Breaking up is hard to do

As synthetic chemists we are very familiar with making chemical bonds, particularly C-C bonds, and building complex molecules. Having said that, fundamentally, with sufficient energy and entropy in the driving seat, it should be quicker and easier to break molecules apart. Deconstructive processes are not, however, as common as one might think- particularly cleavage of C(sp3)-C(sp3) bonds.In fact the carbon-carbon single bond is arguably one of the least reactive ‘functional groups’ in chemistry. There are of course brute force methods employed by the petrochemical industry- very high temperature catalytic cracking. These methods are suitable for inert hydrocarbons but would obliterate a sensitive molecule or labile functional group.  By comparison carbon-carbon double bond cleavage reactions and functionalization are well known to organic chemists and utilized industrially- for example olefin metathesis (viaalkene scission and regeneration of C=C bonds)and ozonolysis (forming C-O bonds).In addition stochiometric non-metallic oxidants such as NaIO4, H5IO6 or transition metal based reagents, such as Pb(OAc)4and KMnO4, are commonly used for oxidative cleavage of C-C s-bonds. These reagents can be somewhat over-zealous in their reactivity, precluding sensitive substrates and functional groups. Recently Sarpong et alhas described a deconstructive functionalization process for converting saturated nitrogen heterocycles such as piperidines or pyrrolidines into halogen-containing acyclic amine derivatives through sequential C(sp3)–N and C(sp3)–C(sp3) single-bond cleavage followed by C(sp3)–halogen bond formation,including fluorination (Scheme 1).5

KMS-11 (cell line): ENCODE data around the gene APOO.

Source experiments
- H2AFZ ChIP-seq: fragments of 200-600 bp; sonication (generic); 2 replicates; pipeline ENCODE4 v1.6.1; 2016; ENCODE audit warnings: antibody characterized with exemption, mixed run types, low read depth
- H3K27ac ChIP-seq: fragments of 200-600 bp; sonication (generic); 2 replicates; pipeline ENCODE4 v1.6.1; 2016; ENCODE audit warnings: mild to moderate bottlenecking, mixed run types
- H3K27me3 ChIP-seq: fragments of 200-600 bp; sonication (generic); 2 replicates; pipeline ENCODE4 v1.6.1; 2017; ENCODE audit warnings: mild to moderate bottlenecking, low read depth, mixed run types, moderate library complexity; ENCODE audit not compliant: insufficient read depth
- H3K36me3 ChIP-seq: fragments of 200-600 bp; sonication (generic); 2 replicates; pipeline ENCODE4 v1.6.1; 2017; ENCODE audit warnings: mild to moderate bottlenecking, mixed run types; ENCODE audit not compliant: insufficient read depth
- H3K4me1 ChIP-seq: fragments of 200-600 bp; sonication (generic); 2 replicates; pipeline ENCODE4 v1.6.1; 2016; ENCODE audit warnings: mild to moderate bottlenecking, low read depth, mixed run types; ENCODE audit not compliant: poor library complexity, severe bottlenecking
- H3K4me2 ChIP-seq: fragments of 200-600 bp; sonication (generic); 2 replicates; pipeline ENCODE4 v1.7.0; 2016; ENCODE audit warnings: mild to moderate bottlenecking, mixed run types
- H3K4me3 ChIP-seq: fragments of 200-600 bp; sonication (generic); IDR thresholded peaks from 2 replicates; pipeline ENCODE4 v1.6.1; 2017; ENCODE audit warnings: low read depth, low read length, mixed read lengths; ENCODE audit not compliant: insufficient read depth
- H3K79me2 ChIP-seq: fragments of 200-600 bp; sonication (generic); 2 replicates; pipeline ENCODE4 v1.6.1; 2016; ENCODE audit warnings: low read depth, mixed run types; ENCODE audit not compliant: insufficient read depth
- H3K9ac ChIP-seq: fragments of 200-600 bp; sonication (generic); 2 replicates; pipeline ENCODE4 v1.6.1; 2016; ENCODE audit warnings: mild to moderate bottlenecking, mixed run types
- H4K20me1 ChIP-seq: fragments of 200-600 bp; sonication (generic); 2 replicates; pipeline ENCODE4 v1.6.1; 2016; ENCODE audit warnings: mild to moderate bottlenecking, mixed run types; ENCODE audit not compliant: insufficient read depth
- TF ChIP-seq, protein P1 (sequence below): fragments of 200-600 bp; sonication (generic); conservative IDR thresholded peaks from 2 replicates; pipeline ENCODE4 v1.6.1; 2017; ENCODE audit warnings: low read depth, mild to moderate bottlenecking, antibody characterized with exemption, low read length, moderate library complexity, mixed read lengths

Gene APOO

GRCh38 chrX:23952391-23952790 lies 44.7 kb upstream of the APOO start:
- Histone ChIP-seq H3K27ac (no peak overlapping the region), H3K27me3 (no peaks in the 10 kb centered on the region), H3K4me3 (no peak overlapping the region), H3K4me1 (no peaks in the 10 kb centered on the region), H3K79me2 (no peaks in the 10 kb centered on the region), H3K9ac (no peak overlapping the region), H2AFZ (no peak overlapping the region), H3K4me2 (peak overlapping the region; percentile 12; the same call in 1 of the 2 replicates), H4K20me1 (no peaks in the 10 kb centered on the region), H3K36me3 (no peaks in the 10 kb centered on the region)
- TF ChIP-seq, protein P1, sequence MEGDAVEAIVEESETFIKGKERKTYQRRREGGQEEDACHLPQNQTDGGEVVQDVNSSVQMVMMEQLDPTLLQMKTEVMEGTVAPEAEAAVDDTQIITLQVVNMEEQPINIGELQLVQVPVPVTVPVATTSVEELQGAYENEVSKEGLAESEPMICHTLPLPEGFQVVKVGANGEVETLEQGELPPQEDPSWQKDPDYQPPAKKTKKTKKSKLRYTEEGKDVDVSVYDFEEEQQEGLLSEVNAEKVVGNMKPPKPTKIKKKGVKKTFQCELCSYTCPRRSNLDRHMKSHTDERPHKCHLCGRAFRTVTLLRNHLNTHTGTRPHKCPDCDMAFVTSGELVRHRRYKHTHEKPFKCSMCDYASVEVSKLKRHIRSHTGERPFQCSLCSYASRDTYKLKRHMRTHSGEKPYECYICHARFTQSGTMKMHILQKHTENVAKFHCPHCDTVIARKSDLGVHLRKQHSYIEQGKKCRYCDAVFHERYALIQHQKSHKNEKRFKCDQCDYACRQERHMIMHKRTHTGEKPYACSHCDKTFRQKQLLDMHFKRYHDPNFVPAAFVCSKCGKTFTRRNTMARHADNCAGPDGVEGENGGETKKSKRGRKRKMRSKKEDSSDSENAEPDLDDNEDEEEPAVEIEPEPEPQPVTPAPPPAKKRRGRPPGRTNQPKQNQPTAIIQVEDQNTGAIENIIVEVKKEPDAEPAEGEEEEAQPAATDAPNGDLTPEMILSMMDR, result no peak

Scheme 1: Deconstructive functionalization of piperidine

Early work on transition metal mediated catalytic cleavage of a C-C single bond using a soluble rhodium complex was reported by David Milstein in 1998.Reaction of [RhCl(C8H14)2]2with a mesitylene derivative containing an appropriately substituted diphosphine under mild hydrogen pressure (25psi) resulted in selective cleavage of the strong C-C bond (Scheme 2). Triethyoxysilane could also be used as terminal reductant.

Scheme 2: Rh catalysed Me group cleavage